Its beautiful - liturgical. It comes from the mass of the Armenian Apostolic Church. People know it. Its appropriate to sing at funerals.

Imagine in this stone hall - which was like singing in the shower - anyone would have sounded like Pavarotti. I’m singing away - getting louder and getting more into it. Its’ beautiful. A moment in time. Soon the others are just listening. I’ve got my eyes closed and I’m carried away with the music and the sound. And I forgot the words. I opened my eyes and the people are just staring at me.

I was sharing this with someone here earlier this week. We were talking about getting lost in worshiping God - getting so caught up by the Spirit that we just forget ourselves. Ever have that happen? As I’ve thought about that - and I was thinking about this message - it came to me that at that moment - the only thing I was really lost in was myself.

We’re so devoted to ourselves. It is so easy for us to get tripped up by this.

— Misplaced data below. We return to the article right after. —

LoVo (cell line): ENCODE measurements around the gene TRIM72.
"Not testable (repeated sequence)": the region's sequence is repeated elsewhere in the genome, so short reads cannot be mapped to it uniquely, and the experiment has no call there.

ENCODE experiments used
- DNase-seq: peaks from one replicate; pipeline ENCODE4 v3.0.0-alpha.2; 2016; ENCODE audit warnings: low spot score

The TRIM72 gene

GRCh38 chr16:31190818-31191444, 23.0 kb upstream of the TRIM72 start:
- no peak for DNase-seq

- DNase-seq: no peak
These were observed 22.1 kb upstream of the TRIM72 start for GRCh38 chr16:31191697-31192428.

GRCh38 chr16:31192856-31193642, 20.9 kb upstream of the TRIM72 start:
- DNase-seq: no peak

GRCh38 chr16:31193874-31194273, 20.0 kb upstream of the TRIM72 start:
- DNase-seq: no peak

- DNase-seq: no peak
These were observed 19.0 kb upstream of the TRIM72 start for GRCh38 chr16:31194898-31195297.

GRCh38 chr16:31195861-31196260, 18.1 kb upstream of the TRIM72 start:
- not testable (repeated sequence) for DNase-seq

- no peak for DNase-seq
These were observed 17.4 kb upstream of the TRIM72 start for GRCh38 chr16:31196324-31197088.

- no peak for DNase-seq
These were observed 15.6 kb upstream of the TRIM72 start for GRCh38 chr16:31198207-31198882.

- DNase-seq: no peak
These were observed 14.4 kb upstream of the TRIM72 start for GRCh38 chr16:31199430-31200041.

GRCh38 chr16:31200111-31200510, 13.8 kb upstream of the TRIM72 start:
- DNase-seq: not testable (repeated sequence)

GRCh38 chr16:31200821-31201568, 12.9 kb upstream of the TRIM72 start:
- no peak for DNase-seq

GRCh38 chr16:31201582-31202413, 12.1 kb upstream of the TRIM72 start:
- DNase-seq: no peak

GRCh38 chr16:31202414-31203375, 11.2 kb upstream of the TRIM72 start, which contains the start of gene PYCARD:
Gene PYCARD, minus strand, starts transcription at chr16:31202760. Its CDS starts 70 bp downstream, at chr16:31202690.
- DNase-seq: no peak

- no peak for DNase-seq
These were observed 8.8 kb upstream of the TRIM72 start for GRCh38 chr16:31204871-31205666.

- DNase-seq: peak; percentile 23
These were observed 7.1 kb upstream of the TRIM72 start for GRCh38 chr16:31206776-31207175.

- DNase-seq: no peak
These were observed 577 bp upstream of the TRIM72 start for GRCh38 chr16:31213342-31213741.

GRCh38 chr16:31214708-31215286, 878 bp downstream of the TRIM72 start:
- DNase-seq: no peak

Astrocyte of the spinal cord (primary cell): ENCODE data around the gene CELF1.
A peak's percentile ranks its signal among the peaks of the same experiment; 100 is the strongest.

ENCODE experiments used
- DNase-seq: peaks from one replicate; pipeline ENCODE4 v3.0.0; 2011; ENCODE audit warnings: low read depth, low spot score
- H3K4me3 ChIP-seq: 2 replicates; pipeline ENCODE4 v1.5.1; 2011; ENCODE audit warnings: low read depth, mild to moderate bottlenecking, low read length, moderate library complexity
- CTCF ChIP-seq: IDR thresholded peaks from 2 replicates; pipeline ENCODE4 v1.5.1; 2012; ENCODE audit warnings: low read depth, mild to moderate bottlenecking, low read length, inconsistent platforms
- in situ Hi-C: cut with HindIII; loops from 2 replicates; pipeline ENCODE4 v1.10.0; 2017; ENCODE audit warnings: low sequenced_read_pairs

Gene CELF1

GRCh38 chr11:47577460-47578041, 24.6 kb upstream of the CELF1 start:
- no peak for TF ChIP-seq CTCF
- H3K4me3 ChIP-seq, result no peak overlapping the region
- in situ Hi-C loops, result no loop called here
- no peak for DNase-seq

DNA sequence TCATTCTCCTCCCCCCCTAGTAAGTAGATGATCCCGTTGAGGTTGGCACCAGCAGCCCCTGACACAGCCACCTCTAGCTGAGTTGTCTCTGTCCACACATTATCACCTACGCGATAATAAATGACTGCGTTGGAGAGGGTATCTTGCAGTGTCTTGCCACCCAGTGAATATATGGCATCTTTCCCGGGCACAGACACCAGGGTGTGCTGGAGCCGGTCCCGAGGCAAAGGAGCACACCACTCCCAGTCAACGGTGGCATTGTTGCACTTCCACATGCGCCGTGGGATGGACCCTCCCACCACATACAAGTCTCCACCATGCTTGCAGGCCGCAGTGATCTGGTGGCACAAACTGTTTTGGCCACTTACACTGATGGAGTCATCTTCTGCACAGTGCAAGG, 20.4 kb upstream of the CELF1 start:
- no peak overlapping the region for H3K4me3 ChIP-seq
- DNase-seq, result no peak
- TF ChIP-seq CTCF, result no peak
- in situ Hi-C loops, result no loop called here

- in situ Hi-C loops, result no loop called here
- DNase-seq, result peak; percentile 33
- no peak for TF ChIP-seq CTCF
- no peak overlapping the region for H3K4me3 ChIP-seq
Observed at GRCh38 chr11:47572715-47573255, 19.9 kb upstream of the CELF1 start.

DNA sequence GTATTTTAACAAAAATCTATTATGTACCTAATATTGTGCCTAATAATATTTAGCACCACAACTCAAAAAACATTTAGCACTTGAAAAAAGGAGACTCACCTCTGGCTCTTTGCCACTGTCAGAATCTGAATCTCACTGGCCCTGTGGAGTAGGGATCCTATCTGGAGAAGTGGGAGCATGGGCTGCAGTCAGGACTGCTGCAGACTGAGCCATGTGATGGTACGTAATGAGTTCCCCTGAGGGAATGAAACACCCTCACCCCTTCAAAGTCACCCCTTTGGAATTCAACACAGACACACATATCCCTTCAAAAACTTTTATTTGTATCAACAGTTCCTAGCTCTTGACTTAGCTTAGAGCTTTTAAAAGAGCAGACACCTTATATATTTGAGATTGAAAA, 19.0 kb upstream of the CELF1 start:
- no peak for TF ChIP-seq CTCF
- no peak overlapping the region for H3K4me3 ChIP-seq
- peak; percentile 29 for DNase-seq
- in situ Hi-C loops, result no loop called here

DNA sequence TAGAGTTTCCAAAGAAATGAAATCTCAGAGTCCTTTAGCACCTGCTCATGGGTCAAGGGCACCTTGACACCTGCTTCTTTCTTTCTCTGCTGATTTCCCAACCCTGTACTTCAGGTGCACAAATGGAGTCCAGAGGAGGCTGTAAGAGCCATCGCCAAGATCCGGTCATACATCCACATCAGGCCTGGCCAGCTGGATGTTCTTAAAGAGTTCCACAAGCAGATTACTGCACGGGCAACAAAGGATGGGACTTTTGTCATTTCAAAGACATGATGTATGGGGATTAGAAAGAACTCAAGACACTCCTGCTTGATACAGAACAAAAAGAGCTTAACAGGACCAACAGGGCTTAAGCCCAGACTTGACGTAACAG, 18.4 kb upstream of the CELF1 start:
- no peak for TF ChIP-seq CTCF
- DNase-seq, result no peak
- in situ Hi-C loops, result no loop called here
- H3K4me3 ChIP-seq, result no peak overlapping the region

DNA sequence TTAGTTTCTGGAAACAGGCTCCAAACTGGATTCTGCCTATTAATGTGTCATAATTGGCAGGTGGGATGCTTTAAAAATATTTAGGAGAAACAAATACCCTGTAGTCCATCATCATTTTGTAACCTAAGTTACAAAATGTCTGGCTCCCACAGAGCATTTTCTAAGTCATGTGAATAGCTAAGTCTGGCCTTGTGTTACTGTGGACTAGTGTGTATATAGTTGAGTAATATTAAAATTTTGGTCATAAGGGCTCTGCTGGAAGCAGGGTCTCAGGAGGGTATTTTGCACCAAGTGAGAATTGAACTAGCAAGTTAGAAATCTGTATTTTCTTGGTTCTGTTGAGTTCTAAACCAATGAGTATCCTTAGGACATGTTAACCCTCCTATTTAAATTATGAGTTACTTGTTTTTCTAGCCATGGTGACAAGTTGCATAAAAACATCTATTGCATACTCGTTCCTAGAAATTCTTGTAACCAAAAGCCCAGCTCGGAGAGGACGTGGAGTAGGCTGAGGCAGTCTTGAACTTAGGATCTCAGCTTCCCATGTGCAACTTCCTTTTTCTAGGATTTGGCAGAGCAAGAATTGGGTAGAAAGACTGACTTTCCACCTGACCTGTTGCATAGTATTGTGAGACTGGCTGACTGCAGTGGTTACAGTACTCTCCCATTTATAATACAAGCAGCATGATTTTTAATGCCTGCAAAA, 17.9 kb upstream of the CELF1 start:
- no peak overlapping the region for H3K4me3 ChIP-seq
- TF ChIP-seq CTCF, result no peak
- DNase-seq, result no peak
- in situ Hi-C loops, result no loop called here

We can trust our abilities - our intellect - to solve problems - to manipulate our environment - to create great things - to gain great recognition - without surrendering ourselves to God.

Serving God is an idol - using God given gifts to serve in the church - plugging in - when we feel like it - when it benefits us - rather than sacrificing everything in service to God.

Worship is an idol - when our expectation is what pleases us rather than pleasing God.

Bible study can be an intellectual experience to feed our own egos - rather than a process of humble obedience and deepening our love for God.

Prayer is an opportunity to manipulate God to do our will - rather than laying ourselves bare before God.

Bottom line: We struggle with idolatry - with our worship and service and devotion to God - our approach to God becomes inappropriate - we struggle because we set ourselves up as the object of our greatest devotion.

The second part of the command comes in verses 5 and 6 - God’s explanation of this for our lives and our relationship with Him. Why does God give us this command? First, in verse 5 - the explanation: “Don’t worship them or serve them - why? - because I am a jealous God.”

God is a jealous God. Try that with me, “God is a jealous God.”

That means that God is angry about anything that is going to destroy His relationship with His people.